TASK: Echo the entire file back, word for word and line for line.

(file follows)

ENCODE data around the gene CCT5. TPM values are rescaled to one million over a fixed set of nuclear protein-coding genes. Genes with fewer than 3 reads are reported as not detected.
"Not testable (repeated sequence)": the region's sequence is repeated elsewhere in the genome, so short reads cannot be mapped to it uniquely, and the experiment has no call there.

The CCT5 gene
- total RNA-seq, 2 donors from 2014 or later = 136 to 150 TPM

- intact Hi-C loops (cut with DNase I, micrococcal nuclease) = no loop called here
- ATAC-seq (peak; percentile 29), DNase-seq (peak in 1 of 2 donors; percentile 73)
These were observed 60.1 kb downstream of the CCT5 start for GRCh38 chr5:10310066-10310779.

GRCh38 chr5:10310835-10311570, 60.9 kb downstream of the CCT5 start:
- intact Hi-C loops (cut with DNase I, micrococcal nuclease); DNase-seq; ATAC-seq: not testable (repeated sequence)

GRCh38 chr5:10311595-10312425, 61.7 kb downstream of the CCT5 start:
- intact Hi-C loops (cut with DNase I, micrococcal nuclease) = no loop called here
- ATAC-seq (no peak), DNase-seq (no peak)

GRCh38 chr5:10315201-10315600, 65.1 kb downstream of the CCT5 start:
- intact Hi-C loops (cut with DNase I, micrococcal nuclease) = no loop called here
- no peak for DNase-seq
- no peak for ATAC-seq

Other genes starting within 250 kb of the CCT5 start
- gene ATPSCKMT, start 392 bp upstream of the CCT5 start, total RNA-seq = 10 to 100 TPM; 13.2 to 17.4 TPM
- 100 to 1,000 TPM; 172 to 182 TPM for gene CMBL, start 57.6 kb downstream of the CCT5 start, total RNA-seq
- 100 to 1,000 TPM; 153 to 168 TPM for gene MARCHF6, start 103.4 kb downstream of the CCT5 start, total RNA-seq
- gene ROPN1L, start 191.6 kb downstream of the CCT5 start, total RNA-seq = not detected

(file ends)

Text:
ENCODE data around the gene CCT5. TPM values are rescaled to one million over a fixed set of nuclear protein-coding genes. Genes with fewer than 3 reads are reported as not detected.
"Not testable (repeated sequence)": the region's sequence is repeated elsewhere in the genome, so short reads cannot be mapped to it uniquely, and the experiment has no call there.

The CCT5 gene
- total RNA-seq, 2 donors from 2014 or later = 136 to 150 TPM

- intact Hi-C loops (cut with DNase I, micrococcal nuclease) = no loop called here
- ATAC-seq (peak; percentile 29), DNase-seq (peak in 1 of 2 donors; percentile 73)
These were observed 60.1 kb downstream of the CCT5 start for GRCh38 chr5:10310066-10310779.

GRCh38 chr5:10310835-10311570, 60.9 kb downstream of the CCT5 start:
- intact Hi-C loops (cut with DNase I, micrococcal nuclease); DNase-seq; ATAC-seq: not testable (repeated sequence)

GRCh38 chr5:10311595-10312425, 61.7 kb downstream of the CCT5 start:
- intact Hi-C loops (cut with DNase I, micrococcal nuclease) = no loop called here
- ATAC-seq (no peak), DNase-seq (no peak)

GRCh38 chr5:10315201-10315600, 65.1 kb downstream of the CCT5 start:
- intact Hi-C loops (cut with DNase I, micrococcal nuclease) = no loop called here
- no peak for DNase-seq
- no peak for ATAC-seq

Other genes starting within 250 kb of the CCT5 start
- gene ATPSCKMT, start 392 bp upstream of the CCT5 start, total RNA-seq = 10 to 100 TPM; 13.2 to 17.4 TPM
- 100 to 1,000 TPM; 172 to 182 TPM for gene CMBL, start 57.6 kb downstream of the CCT5 start, total RNA-seq
- 100 to 1,000 TPM; 153 to 168 TPM for gene MARCHF6, start 103.4 kb downstream of the CCT5 start, total RNA-seq
- gene ROPN1L, start 191.6 kb downstream of the CCT5 start, total RNA-seq = not detected